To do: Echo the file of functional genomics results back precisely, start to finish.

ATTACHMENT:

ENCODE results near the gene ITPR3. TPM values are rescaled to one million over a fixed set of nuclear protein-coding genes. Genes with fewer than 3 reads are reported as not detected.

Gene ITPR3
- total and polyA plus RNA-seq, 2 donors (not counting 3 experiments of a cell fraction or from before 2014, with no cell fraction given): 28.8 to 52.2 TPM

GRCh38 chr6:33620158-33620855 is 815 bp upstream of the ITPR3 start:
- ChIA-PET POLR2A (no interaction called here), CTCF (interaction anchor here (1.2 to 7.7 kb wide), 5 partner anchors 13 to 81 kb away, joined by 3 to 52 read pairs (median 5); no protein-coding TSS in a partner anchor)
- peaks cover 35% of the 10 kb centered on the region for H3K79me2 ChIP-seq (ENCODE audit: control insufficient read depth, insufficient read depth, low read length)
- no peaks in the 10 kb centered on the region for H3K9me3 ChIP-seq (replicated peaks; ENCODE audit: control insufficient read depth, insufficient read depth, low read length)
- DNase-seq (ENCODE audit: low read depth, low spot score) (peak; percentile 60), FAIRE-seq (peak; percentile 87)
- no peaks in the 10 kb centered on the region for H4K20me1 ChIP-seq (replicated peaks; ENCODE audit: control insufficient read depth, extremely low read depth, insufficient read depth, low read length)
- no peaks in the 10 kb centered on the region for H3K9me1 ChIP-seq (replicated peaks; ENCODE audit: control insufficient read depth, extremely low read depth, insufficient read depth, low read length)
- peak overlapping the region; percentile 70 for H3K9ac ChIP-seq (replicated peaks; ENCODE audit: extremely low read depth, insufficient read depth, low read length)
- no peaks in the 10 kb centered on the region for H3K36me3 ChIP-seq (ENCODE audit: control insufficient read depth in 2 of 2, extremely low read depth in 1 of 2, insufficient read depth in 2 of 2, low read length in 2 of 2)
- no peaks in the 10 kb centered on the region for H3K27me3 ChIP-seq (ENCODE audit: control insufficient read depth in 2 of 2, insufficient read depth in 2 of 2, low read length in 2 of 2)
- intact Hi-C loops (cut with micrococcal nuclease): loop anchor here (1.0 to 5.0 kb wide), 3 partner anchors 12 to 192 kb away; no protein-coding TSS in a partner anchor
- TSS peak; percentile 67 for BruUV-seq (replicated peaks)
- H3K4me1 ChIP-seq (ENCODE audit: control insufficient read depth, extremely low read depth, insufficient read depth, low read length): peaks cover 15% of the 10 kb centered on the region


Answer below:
ENCODE results near the gene ITPR3. TPM values are rescaled to one million over a fixed set of nuclear protein-coding genes. Genes with fewer than 3 reads are reported as not detected.

Gene ITPR3
- total and polyA plus RNA-seq, 2 donors (not counting 3 experiments of a cell fraction or from before 2014, with no cell fraction given): 28.8 to 52.2 TPM

GRCh38 chr6:33620158-33620855 is 815 bp upstream of the ITPR3 start:
- ChIA-PET POLR2A (no interaction called here), CTCF (interaction anchor here (1.2 to 7.7 kb wide), 5 partner anchors 13 to 81 kb away, joined by 3 to 52 read pairs (median 5); no protein-coding TSS in a partner anchor)
- peaks cover 35% of the 10 kb centered on the region for H3K79me2 ChIP-seq (ENCODE audit: control insufficient read depth, insufficient read depth, low read length)
- no peaks in the 10 kb centered on the region for H3K9me3 ChIP-seq (replicated peaks; ENCODE audit: control insufficient read depth, insufficient read depth, low read length)
- DNase-seq (ENCODE audit: low read depth, low spot score) (peak; percentile 60), FAIRE-seq (peak; percentile 87)
- no peaks in the 10 kb centered on the region for H4K20me1 ChIP-seq (replicated peaks; ENCODE audit: control insufficient read depth, extremely low read depth, insufficient read depth, low read length)
- no peaks in the 10 kb centered on the region for H3K9me1 ChIP-seq (replicated peaks; ENCODE audit: control insufficient read depth, extremely low read depth, insufficient read depth, low read length)
- peak overlapping the region; percentile 70 for H3K9ac ChIP-seq (replicated peaks; ENCODE audit: extremely low read depth, insufficient read depth, low read length)
- no peaks in the 10 kb centered on the region for H3K36me3 ChIP-seq (ENCODE audit: control insufficient read depth in 2 of 2, extremely low read depth in 1 of 2, insufficient read depth in 2 of 2, low read length in 2 of 2)
- no peaks in the 10 kb centered on the region for H3K27me3 ChIP-seq (ENCODE audit: control insufficient read depth in 2 of 2, insufficient read depth in 2 of 2, low read length in 2 of 2)
- intact Hi-C loops (cut with micrococcal nuclease): loop anchor here (1.0 to 5.0 kb wide), 3 partner anchors 12 to 192 kb away; no protein-coding TSS in a partner anchor
- TSS peak; percentile 67 for BruUV-seq (replicated peaks)
- H3K4me1 ChIP-seq (ENCODE audit: control insufficient read depth, extremely low read depth, insufficient read depth, low read length): peaks cover 15% of the 10 kb centered on the region